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Primary Magazine - Issue 64: Where’s the Maths in That?

Created on 16 May 2014 by ncetm_administrator
Updated on 04 June 2014 by ncetm_administrator


Primary Magazine Issue 64'Fossil nautilus' by Hitchster (adapted), some rights reserved

Where’s the Maths in That? – Maths across the curriculum

In this new section of this Primary Magazine we explore how mathematics can be embedded into other subjects in the context of the new curriculum. The subject in this new series is science and over the next few months we will explore the different themes for the KS1 and KS2 science programmes of study and how maths can be embedded in and enhance understanding of scientific ideas

The new programme of study for science suggests that the types of scientific enquiry approaches that pupils will learn “should include: observing over time; pattern seeking; identifying, classifying and grouping; comparative and fair testing (controlled investigations); and researching using secondary sources.” (p4).

In each key stage the processes for ‘working scientifically’ are prescribed as follows:


  • asking simple questions and recognising that they can be answered in different ways
  • observing closely, using simple equipment
  • performing simple tests
  • identifying and classifying
  • using their observations and ideas to suggest answers to questions
  • gathering and recording data to help in answering questions.


  • asking relevant questions and using different types of scientific enquiries to answer them
  • setting up simple practical enquiries, comparative and fair tests
  • making systematic and careful observations and, where appropriate, taking accurate measurements using standard units, using a range of equipment, including thermometers and data loggers
  • gathering, recording, classifying and presenting data in a variety of ways to help in answering questions
  • recording findings using simple scientific language, drawings, labelled diagrams, keys, bar charts, and tables
  • reporting on findings from enquiries, including oral and written explanations, displays or presentations of results and conclusions
  • using results to draw simple conclusions, make predictions for new values, suggest improvements and raise further questions
  • identifying differences, similarities or changes related to simple scientific ideas and processes
  • using straightforward scientific evidence to answer questions or to support their findings.

It is clear from these statements that there is much potential to enrich the learning of science and mathematics by integrating, where it is possible, both subjects in the planning and teaching.

In this issue we look at the theme of Rocks for Y3 and how a scheme of work for this might incorporate mathematical skills.

The statutory requirements for Rocks in the Y3 programme of study are:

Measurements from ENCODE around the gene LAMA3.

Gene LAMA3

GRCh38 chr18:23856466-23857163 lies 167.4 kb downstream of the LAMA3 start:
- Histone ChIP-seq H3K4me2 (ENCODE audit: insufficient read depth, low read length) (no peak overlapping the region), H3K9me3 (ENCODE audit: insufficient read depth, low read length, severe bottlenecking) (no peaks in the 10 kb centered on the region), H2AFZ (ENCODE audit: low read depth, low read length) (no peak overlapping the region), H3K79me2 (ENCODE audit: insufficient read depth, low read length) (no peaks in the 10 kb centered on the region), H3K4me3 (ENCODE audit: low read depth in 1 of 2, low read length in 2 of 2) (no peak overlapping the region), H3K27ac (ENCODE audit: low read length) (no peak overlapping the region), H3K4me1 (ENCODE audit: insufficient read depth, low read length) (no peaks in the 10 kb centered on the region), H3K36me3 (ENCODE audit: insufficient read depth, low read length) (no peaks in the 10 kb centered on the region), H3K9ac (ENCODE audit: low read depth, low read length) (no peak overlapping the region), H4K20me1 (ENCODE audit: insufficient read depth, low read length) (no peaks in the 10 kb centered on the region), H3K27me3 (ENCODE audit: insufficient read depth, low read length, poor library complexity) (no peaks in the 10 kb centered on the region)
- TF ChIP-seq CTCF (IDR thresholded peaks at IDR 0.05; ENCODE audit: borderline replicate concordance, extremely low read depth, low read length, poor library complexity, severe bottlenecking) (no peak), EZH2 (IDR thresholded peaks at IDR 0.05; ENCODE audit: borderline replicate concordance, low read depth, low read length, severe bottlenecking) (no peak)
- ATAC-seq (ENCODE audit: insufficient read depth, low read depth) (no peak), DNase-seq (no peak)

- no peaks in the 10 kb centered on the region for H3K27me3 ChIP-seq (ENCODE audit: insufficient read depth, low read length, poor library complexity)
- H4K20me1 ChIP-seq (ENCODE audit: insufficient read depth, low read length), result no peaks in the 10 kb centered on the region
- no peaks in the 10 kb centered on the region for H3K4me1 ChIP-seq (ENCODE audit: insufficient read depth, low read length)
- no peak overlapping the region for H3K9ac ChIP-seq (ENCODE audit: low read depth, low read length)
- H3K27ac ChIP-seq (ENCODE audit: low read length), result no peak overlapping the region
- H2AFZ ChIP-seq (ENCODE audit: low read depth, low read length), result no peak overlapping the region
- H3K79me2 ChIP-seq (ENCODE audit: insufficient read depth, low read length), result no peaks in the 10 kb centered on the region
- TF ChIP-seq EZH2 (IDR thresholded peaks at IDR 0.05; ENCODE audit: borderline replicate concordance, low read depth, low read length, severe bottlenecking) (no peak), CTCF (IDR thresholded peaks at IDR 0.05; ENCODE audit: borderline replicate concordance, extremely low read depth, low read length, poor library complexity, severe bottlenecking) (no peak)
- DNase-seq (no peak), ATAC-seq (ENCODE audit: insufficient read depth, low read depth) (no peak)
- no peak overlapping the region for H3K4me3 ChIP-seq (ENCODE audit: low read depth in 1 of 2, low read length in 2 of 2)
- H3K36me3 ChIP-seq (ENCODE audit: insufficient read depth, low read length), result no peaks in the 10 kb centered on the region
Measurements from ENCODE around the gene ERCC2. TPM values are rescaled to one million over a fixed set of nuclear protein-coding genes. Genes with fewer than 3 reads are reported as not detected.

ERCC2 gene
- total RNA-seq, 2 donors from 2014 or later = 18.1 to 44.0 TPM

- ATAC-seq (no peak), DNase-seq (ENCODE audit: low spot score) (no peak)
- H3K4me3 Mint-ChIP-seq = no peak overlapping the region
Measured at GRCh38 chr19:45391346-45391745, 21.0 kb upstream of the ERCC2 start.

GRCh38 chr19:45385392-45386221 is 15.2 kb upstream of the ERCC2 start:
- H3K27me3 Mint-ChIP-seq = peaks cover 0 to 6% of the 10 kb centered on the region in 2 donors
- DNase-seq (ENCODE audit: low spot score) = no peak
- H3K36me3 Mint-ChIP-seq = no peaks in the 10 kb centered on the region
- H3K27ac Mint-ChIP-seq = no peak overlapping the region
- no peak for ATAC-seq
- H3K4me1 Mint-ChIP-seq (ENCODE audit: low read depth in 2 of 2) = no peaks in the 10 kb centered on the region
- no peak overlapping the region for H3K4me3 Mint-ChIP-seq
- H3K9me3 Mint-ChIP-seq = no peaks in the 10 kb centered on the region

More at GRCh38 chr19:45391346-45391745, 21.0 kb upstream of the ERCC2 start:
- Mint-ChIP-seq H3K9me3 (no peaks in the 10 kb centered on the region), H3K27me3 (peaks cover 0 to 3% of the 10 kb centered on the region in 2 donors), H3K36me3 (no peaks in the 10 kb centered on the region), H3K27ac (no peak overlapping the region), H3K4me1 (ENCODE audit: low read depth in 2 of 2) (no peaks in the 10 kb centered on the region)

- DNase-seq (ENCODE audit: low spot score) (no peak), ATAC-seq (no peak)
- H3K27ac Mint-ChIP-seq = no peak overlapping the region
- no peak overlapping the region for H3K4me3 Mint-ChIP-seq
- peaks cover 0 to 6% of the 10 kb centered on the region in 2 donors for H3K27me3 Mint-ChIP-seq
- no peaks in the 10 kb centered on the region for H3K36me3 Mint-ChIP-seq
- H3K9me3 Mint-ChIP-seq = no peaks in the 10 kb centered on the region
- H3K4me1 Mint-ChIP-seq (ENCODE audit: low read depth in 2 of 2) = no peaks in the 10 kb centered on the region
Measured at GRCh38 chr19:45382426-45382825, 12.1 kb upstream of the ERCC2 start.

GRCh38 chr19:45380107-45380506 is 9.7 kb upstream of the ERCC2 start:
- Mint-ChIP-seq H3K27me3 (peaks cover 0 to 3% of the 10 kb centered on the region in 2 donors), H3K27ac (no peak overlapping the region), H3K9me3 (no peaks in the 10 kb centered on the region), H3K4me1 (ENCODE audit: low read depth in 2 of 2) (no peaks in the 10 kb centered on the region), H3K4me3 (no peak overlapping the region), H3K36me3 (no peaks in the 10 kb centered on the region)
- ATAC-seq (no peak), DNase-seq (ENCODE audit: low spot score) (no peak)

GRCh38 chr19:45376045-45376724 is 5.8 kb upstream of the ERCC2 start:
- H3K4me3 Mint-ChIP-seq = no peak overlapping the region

• compare and group together different kinds of rocks on the basis of their appearance and simple physical properties
  • describe in simple terms how fossils are formed when things that have lived are trapped within rock

Below are some ideas for incorporating maths into this science theme

1: Compare and group together different kinds of rocks on the basis of their appearance and simple physical properties

Rock samples by L C Nøttaasen, some rights reserved

Look at a selection of rocks and find ways to sort them. Say what is the same and what is different about the rocks. Play ‘Odd one out’ – find a reason why one rock is the odd one out when compared to two other different rocks.

Use a fair test to explore the permeability of different rocks by applying increasingly different amounts of water to the surface of each rock. Record the amounts of water used (measuring using a syringe) and record observations on a table.

Sort rocks on a table-top Carroll Diagram e.g. permeable/not permeable against sedimentary/not sedimentary. What conclusions (generalisations) might be drawn from the table?

Get pupils to use their experiments with this BBC online game to create their own Carroll Diagram.

2: Describe in simple terms how fossils are formed when things that have lived are trapped within rock

Mary Anning, in the public domain, courtesy of Wikimedia Commons

Learn about Mary Anning and how her fossil discoveries changed scientists understanding of the world millions of years ago. Watch this video clip and then research her life. Plot key events on a timeline from when the fossil was a live animal to present day when the fossils can still be seen in museums and collections.

Compare a selection of fossils by measuring their lengths and masses. Research information about the largest and smallest fossils. Place them on a scale diagram.

Compare the fossil sizes to pupils’ own heights. E.g. approximately how many times higher or heavier is the largest ichthyosaur, compared to the pupils?

3: Recognise that soils are made from rocks and organic matter

soil samples by OregonDOT, some rights reserved

Separate different soils with different sized sieves. Compare the masses of the different particles collected through each sieve. Add the masses of separated matter to see if it weighs the same as the original soil before sifting. Compare the amounts of each type of matters sieved from each soil type.

You can get further general ideas for teaching this theme from the National STEM Centre National Curriculum pages.

Image credits
Page header by Hitchster (adapted), some rights reserved
'Large red rocks texture' by L C Nøttaasen (adapted), some rights reserved
Mary Anning in the public domain, courtesy of Wikimedia Commons
Soil Samples by OregonDOT (adapted), some rights reserved.



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